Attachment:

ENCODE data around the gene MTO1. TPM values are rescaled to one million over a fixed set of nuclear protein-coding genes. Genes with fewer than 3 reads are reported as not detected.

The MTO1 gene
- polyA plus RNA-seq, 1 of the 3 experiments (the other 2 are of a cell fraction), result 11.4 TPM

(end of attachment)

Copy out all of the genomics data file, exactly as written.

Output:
ENCODE data around the gene MTO1. TPM values are rescaled to one million over a fixed set of nuclear protein-coding genes. Genes with fewer than 3 reads are reported as not detected.

The MTO1 gene
- polyA plus RNA-seq, 1 of the 3 experiments (the other 2 are of a cell fraction), result 11.4 TPM